Tachycitin is an invertebrate chitin-binding protein with an amidated C-terminus, and possesses antimicrobial activity against both fungi and bacteria. The 1H-NMR-based tertiary structure of tachycitin was recently determined [Suetake et al. (2000) J. Biol. Chem., 275, 17929-17932]. In order to examine the structural and functional features of tachycitin more closely, we performed for the first time, gene expression, refolding, 15N-NMR-based characterizations, and antimicrobial activity measurements of a recombinant tachycitin (rTcn) that does not have the amide group at the C-terminus. The NMR analysis indicated that rTcn possesses the same structural construction as the native tachycitin. The backbone 15N relaxation measurements showed that the molecular motional correlation time of rTcn increases as its concentration increases, indicating that tachycitins have a tendency to aggregate with each other. rTcn exhibits antimicrobial activity against fungi but not against bacteria. The cell surface of fungi contains chitin as an essential constituent, but that of bacteria does not. These results suggest that not only the chitin-binding region but also the C-terminal amide group of tachycitin plays a significant role in its antimicrobial properties.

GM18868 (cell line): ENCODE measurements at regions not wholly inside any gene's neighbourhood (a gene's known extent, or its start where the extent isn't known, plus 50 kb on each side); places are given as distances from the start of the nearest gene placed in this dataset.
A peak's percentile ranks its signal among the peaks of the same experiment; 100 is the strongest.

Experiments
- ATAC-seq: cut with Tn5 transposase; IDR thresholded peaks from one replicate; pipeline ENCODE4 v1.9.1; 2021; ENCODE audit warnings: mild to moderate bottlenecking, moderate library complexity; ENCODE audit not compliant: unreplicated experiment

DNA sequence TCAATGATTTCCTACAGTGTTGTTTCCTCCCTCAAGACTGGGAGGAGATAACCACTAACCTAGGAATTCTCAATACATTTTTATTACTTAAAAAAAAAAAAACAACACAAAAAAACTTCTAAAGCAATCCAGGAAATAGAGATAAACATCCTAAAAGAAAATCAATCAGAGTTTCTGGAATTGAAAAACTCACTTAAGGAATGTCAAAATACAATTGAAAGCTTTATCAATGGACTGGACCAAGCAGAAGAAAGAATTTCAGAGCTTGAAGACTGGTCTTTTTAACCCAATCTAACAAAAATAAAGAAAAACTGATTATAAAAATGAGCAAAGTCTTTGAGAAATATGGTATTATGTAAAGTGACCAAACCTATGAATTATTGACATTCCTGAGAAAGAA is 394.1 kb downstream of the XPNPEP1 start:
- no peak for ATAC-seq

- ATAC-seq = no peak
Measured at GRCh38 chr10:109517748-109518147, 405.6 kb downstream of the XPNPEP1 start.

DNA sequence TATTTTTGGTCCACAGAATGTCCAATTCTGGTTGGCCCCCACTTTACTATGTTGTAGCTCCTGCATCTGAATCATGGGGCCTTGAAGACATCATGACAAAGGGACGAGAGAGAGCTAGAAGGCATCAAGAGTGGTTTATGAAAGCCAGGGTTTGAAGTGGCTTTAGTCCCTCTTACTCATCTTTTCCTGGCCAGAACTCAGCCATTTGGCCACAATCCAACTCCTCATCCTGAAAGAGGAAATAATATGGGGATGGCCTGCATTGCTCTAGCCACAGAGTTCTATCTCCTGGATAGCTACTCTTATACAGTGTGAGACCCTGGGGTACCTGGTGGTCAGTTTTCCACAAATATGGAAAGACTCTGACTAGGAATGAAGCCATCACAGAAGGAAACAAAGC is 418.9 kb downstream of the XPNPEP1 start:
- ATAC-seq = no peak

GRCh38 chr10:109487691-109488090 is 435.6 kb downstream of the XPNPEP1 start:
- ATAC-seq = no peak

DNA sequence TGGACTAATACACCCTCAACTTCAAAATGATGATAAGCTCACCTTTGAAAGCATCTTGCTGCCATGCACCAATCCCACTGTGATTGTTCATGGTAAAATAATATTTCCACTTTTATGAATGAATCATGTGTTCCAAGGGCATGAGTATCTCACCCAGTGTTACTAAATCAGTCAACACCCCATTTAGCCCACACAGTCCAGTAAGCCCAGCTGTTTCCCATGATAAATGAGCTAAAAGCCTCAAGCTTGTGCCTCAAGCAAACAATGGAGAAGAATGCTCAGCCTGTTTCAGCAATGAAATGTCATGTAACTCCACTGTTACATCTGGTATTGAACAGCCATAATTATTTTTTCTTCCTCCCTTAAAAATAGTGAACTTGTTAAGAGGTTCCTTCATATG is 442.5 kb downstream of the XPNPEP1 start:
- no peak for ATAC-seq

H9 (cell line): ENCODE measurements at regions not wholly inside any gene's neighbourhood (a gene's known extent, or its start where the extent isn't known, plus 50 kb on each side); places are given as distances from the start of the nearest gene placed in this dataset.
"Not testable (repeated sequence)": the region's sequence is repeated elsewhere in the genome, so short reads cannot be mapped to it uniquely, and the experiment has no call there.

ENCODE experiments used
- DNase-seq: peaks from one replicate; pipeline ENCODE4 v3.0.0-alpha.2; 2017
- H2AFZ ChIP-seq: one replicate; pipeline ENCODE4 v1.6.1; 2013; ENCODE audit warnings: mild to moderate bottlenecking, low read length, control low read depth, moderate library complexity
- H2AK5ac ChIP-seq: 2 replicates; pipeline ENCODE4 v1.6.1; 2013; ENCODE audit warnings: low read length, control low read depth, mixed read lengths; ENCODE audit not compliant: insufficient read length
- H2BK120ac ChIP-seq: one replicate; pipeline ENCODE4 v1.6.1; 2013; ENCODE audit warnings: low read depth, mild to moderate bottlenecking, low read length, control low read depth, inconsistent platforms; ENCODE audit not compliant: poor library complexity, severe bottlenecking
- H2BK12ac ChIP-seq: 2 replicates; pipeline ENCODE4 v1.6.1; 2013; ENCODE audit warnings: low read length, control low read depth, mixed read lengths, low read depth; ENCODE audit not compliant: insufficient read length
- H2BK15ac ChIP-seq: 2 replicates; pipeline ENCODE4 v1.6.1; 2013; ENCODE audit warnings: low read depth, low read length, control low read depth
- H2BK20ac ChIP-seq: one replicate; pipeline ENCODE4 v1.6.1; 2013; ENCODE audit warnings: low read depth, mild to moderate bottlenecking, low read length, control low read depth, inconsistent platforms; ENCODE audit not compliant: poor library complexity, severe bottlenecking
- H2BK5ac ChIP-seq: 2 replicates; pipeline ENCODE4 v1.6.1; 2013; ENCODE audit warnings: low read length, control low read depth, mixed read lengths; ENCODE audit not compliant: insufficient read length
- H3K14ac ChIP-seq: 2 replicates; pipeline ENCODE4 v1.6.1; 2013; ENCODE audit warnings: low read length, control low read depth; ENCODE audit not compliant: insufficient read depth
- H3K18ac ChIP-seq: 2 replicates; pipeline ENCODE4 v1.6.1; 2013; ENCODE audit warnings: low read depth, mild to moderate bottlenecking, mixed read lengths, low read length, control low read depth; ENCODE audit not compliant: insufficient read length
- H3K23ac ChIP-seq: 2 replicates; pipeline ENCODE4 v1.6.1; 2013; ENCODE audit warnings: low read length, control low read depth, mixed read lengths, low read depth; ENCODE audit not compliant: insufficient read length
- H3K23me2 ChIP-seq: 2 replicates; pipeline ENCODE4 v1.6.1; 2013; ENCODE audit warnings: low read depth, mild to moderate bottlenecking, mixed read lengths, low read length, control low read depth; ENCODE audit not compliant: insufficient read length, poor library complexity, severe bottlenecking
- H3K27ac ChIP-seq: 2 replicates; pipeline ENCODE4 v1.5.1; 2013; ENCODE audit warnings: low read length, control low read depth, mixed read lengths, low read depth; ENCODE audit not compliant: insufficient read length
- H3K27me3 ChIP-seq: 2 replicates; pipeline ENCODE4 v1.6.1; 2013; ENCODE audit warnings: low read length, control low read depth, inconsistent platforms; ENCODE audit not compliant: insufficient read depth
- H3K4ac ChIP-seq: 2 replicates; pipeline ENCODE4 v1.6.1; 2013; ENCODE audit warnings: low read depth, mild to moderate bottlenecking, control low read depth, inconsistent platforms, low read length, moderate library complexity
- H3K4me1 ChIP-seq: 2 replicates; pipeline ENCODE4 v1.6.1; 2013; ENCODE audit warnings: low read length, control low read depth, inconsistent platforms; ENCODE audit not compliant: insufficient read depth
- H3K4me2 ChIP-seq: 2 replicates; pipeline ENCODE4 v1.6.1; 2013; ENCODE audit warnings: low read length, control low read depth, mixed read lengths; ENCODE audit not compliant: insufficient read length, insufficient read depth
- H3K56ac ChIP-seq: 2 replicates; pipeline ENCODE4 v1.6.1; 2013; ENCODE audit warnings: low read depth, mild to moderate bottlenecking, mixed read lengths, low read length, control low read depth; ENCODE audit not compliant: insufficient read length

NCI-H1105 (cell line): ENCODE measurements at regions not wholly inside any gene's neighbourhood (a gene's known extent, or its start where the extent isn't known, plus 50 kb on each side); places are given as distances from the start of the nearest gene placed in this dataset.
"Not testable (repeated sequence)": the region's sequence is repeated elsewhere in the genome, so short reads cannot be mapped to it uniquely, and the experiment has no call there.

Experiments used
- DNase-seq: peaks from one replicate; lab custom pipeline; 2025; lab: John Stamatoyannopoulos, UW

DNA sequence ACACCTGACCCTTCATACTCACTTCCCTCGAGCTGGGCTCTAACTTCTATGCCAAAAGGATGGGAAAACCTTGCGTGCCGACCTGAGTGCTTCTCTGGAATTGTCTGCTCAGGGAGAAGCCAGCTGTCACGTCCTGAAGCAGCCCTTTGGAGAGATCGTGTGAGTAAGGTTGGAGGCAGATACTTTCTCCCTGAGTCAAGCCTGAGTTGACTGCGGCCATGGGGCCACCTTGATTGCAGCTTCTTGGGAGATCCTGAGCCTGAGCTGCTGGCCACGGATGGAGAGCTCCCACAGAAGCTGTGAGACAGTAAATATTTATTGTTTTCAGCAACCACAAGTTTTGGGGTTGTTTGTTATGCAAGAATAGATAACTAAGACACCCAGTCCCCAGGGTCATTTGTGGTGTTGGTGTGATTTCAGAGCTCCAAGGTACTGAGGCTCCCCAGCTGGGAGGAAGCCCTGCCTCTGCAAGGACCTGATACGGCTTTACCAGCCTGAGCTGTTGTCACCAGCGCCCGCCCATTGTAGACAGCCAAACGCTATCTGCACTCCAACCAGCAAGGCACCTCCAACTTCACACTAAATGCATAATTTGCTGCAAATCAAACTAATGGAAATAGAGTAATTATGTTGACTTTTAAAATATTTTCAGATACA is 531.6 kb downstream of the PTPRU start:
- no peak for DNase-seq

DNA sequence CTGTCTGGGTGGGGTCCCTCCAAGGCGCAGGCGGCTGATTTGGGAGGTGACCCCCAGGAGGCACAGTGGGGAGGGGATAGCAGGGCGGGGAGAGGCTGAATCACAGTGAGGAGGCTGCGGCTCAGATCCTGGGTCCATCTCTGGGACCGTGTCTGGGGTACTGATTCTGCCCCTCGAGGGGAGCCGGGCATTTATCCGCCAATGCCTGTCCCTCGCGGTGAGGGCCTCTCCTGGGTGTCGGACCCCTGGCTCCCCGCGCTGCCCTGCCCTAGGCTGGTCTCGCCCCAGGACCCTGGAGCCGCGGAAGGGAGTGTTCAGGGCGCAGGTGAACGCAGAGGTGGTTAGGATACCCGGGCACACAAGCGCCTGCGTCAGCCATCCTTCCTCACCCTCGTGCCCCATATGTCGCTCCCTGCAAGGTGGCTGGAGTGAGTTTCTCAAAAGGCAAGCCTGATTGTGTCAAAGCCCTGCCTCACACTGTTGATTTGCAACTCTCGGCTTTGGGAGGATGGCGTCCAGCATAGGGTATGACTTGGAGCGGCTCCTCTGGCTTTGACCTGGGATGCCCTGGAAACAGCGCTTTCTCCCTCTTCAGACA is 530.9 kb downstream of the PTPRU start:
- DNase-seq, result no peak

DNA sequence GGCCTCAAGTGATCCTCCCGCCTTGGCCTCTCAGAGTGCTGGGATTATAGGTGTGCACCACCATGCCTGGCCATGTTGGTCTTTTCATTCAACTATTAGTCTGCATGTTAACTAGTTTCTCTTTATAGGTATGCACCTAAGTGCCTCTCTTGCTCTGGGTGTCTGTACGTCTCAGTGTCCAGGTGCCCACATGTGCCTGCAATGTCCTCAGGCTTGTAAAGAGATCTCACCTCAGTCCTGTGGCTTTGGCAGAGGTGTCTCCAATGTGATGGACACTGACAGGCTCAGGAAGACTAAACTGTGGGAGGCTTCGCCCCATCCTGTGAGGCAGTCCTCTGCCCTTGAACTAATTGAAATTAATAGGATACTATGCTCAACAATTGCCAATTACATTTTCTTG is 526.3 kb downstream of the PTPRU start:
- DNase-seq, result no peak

All Science Journal Classification (ASJC) codes
- Molecular Biology